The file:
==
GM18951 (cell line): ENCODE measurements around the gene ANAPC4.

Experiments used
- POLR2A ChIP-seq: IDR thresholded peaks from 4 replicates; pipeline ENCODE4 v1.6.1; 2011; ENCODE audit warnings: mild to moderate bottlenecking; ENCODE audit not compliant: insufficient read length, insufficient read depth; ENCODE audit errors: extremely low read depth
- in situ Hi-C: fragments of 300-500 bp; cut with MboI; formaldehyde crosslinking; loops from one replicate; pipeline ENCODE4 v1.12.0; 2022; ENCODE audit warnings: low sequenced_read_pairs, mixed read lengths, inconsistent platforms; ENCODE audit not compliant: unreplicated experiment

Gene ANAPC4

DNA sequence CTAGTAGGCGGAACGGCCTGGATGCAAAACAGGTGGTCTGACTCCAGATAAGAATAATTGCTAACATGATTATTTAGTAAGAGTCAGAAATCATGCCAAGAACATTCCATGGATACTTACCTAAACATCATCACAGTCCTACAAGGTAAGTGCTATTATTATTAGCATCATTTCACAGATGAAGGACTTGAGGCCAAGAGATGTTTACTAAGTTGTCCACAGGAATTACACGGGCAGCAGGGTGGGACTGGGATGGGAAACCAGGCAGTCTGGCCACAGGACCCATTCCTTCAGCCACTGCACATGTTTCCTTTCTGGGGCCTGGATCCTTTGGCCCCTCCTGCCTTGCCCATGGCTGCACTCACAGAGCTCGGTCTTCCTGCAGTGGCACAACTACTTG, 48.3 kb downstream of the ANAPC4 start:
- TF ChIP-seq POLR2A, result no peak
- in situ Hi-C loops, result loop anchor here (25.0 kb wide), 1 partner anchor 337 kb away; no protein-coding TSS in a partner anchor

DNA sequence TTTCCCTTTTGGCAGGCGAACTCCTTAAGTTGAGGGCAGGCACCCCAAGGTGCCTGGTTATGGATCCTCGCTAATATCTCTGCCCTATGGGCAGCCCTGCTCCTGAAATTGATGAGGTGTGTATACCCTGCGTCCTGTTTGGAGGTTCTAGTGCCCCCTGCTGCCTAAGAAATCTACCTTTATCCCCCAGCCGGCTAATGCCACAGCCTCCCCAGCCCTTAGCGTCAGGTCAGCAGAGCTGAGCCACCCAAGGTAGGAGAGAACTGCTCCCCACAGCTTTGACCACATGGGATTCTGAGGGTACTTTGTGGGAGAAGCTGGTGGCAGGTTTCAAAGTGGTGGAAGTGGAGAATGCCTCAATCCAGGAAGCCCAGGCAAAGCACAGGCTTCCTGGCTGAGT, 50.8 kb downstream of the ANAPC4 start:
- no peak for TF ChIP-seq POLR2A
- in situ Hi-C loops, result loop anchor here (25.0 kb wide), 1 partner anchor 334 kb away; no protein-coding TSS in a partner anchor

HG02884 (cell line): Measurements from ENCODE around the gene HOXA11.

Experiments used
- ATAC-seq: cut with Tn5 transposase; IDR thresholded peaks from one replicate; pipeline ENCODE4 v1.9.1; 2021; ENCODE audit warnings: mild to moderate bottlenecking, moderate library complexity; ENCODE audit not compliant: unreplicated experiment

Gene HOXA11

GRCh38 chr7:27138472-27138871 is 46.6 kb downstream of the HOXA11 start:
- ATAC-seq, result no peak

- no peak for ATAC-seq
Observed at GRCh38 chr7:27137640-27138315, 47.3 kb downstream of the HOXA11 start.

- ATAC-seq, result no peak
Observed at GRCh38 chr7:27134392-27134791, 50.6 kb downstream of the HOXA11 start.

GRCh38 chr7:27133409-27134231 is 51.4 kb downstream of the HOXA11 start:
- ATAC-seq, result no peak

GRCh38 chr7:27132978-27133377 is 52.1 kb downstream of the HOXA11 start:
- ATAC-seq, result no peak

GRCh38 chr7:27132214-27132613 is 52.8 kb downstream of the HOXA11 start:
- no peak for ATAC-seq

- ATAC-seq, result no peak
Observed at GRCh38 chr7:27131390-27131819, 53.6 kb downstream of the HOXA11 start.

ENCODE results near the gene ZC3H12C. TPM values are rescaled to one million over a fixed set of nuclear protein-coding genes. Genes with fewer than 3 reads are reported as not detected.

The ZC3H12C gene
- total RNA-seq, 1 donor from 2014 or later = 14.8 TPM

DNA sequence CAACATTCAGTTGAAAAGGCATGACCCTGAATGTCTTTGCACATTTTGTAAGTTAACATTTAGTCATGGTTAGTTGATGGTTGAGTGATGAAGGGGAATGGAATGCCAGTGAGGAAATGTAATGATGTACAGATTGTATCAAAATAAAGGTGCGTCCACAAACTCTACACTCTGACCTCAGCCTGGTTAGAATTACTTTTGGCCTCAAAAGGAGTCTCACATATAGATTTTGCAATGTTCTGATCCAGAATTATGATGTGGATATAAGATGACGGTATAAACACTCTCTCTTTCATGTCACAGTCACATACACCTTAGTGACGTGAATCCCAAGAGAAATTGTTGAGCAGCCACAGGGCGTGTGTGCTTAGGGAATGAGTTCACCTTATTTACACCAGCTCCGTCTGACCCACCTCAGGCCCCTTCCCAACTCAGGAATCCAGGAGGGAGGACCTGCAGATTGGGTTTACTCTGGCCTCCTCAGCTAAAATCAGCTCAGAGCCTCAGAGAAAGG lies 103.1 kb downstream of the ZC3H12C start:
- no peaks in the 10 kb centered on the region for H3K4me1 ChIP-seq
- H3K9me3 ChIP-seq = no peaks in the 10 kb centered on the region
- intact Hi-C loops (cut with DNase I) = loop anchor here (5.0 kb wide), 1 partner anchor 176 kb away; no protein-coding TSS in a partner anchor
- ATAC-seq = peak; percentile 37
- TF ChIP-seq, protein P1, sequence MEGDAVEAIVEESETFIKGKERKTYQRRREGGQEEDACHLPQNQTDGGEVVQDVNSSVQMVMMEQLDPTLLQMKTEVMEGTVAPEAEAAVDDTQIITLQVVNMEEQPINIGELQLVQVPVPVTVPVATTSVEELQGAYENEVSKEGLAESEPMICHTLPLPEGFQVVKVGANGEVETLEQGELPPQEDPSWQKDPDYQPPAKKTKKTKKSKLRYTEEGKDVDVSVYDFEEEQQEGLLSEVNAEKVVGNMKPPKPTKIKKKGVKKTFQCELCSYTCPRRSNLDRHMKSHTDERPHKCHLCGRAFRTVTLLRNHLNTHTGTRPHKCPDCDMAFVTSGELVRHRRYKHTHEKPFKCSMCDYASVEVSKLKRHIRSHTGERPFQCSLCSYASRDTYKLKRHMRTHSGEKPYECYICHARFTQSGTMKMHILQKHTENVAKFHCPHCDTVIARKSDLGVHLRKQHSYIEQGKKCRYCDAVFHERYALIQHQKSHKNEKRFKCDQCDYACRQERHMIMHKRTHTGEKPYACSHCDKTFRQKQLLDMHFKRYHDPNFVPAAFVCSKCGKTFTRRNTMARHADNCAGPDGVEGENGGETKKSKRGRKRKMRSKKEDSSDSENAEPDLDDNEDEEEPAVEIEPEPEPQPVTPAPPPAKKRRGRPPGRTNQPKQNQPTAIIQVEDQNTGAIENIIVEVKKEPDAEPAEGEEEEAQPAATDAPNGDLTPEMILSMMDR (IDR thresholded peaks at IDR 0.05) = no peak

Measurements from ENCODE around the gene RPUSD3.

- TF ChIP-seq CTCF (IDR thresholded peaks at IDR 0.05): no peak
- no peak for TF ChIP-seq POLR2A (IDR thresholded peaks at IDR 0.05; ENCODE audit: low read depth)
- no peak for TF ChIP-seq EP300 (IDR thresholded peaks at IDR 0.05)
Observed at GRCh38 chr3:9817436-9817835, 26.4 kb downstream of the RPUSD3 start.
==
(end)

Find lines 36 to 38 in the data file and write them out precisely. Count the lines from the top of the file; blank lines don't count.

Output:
- intact Hi-C loops (cut with DNase I) = loop anchor here (5.0 kb wide), 1 partner anchor 176 kb away; no protein-coding TSS in a partner anchor
- ATAC-seq = peak; percentile 37
- TF ChIP-seq, protein P1, sequence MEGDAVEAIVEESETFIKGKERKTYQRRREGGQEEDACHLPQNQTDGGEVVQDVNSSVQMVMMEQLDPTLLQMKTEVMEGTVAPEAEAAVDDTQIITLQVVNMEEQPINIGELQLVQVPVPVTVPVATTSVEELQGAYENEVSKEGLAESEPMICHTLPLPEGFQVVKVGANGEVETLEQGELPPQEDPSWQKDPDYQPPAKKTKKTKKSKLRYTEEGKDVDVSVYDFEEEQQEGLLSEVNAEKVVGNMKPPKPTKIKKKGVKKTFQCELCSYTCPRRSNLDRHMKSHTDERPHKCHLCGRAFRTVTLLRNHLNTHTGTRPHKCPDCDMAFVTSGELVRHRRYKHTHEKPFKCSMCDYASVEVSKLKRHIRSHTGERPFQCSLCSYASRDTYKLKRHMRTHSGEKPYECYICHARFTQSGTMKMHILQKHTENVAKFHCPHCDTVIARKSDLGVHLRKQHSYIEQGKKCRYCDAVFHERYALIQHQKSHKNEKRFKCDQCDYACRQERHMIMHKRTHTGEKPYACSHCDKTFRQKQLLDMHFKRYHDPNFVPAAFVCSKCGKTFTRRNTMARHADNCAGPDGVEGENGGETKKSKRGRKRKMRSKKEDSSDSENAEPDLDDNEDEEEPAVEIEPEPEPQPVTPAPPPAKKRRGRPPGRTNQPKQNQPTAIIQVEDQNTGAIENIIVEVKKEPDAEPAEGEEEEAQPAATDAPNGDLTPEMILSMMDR (IDR thresholded peaks at IDR 0.05) = no peak